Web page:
d. Where in an action for rent accrued upon a lease in fee, the complaint alleged that the grantor and covenantee V. R. died on, &c., seized of the rent in question, that by his will he devised said rent to W., and that on, &c., W. conveyed said rent to A., and that A. conveyed it to the plaintiff, held suffi cient to show title in plaintiff, and that it was unnecessary to allege that plaintiff had continued owner; that would be presumed (Van Rensselaer v. Bonesteel. 24 Barb. 365).

e. In an action for a breach of covenant the alleged damages must be averred in the complaint (Neary v. Bostwick, 2 Hilton, 514).

See Rent.

f. Cloud on title.-Complaint to remove (Johnson v. Stevens, 13 How. 132). g. Commissioners of Highways.-Requisites of complaint against commissioners of highways for not repairing bridges (Smith v. Wright, 27 Barb. 621).

h. Compromise.-Requisites of complaint to recover amount agreed to be paid to compromise a doubtful claim (Ďolcher v. Fry, 37 Barb. 152).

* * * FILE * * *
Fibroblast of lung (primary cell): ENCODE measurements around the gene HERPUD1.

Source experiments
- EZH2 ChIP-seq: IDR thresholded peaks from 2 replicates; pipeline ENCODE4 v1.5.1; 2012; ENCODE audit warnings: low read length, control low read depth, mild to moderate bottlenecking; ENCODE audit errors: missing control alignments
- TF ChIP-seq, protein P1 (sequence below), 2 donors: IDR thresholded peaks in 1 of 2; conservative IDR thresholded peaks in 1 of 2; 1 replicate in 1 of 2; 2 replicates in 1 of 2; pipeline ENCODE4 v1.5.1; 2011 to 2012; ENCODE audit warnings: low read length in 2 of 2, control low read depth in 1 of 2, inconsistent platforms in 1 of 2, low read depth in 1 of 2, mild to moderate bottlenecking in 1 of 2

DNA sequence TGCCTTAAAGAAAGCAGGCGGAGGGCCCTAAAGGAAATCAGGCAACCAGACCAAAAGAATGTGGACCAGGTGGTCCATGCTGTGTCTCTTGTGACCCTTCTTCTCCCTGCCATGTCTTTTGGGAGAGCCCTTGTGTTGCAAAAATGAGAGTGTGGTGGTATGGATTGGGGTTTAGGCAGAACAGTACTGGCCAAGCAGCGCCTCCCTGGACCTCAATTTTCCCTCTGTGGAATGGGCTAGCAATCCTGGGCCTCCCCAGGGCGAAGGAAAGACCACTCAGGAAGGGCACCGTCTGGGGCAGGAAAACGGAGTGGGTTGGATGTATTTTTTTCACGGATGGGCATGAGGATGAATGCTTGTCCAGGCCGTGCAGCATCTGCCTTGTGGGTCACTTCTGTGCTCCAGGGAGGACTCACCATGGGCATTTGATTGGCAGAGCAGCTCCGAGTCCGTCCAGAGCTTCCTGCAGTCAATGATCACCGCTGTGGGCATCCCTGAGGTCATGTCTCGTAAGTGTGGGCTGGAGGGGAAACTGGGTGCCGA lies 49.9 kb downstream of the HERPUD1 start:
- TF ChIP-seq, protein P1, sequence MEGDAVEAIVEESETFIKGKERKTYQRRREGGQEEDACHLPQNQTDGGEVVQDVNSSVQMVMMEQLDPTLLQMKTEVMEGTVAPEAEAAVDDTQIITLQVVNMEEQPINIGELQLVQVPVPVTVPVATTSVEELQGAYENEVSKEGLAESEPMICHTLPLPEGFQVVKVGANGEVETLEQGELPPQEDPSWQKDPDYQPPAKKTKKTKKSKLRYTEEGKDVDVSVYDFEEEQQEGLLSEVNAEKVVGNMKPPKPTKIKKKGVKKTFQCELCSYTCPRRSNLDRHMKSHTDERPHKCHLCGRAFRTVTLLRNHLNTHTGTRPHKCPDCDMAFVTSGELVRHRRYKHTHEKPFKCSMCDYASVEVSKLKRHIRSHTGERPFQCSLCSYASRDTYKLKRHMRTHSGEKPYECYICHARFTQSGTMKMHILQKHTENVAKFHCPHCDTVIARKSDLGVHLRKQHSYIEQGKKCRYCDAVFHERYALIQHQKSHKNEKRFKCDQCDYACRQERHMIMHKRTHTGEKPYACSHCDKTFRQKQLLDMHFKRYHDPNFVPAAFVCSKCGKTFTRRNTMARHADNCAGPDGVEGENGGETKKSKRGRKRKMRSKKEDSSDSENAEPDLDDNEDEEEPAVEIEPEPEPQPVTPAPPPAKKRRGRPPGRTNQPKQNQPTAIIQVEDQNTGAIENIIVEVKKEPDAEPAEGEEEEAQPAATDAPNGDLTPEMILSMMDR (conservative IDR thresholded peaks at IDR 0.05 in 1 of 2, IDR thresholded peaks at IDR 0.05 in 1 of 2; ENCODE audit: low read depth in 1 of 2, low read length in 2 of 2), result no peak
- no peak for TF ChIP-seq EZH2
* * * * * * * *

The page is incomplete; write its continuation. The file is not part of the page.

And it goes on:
i. Creditor's bill.-The remedy formerly known as a creditor's bill, was one given by statute (2 R. S. 174; § 38). The statute is unrepealed, except that portion that authorizes a discovery, and the remedy remains as before; but the mode of pursuing the remedy must be by action commenced by summons and complaint (Catlin v. Doughty, 12 How. 457; Hammond v. Hudson River Iron & M. Co., 20 Barb. 378; Rogers v. Hern, 2 Code Rep. 79). Such an action is not an action on the judgment (Dunham v. Nicholson, 2 Sand. 636; Catlin v. Doughty, 12 How. 45. Upon a judgment taken against joint debtors, of whom some only have been served with process, a creditor's action can be maintained to reach the separate property of the defendants served, but not to reach the property of those not served (Billhofer v. Heubach, 15 Abb. 143; Field v. Chapman, 13 Abb. 320; Field v. Hunt, 22 How. 329; affirmed, 24 How. 463; see, however, Field v. Hunt, 23 How. 80; Field v. Chapman, 14 Abb. 133). A creditor's bill cannot be maintained on a judgment in a foreign State (McCartney v. Bostwick, 31 Barb. 390). The plaintiff is not entitled to this remedy until he has made a bona-fide effort to collect his debt by execution, and the execution has been returned unsatisfied (Parshall v. Tillou, 13 How. 7); and the execution must have been against the property of all the judgment debtors, and the remedy thereon pursued to every available extent (Field v. Chap man, 13 Abb. 320; Field v. Hunt, 22 How. 329; affirmed, 24 How. 463; see, however, Field v. Hunt, 23 How. 80). The action may be commenced immediately after the execution has been returned unsatisfied, although sixty days